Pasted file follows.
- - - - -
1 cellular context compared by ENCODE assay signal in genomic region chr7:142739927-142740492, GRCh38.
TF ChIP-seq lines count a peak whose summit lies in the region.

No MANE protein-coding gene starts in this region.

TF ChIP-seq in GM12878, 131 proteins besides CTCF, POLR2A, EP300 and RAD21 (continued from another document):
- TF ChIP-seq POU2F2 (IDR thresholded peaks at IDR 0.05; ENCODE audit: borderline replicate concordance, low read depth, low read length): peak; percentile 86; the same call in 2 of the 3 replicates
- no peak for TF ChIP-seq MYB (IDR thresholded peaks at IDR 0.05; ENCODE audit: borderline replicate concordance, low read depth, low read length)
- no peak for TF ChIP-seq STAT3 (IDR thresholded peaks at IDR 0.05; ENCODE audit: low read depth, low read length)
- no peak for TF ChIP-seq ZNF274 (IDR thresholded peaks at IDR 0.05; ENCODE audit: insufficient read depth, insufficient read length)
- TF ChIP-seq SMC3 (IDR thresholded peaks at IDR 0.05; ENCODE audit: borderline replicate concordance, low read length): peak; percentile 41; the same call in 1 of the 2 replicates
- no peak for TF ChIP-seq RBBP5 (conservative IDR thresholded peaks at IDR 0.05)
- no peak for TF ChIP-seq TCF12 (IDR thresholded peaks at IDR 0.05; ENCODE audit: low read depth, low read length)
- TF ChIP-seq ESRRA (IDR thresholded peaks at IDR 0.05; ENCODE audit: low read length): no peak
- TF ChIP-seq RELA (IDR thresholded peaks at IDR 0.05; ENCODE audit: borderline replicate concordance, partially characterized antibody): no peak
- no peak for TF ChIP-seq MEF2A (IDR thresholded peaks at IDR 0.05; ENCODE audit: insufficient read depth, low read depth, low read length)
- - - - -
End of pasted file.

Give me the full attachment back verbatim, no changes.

1 cellular context compared by ENCODE assay signal in genomic region chr7:142739927-142740492, GRCh38.
TF ChIP-seq lines count a peak whose summit lies in the region.

No MANE protein-coding gene starts in this region.

TF ChIP-seq in GM12878, 131 proteins besides CTCF, POLR2A, EP300 and RAD21 (continued from another document):
- TF ChIP-seq POU2F2 (IDR thresholded peaks at IDR 0.05; ENCODE audit: borderline replicate concordance, low read depth, low read length): peak; percentile 86; the same call in 2 of the 3 replicates
- no peak for TF ChIP-seq MYB (IDR thresholded peaks at IDR 0.05; ENCODE audit: borderline replicate concordance, low read depth, low read length)
- no peak for TF ChIP-seq STAT3 (IDR thresholded peaks at IDR 0.05; ENCODE audit: low read depth, low read length)
- no peak for TF ChIP-seq ZNF274 (IDR thresholded peaks at IDR 0.05; ENCODE audit: insufficient read depth, insufficient read length)
- TF ChIP-seq SMC3 (IDR thresholded peaks at IDR 0.05; ENCODE audit: borderline replicate concordance, low read length): peak; percentile 41; the same call in 1 of the 2 replicates
- no peak for TF ChIP-seq RBBP5 (conservative IDR thresholded peaks at IDR 0.05)
- no peak for TF ChIP-seq TCF12 (IDR thresholded peaks at IDR 0.05; ENCODE audit: low read depth, low read length)
- TF ChIP-seq ESRRA (IDR thresholded peaks at IDR 0.05; ENCODE audit: low read length): no peak
- TF ChIP-seq RELA (IDR thresholded peaks at IDR 0.05; ENCODE audit: borderline replicate concordance, partially characterized antibody): no peak
- no peak for TF ChIP-seq MEF2A (IDR thresholded peaks at IDR 0.05; ENCODE audit: insufficient read depth, low read depth, low read length)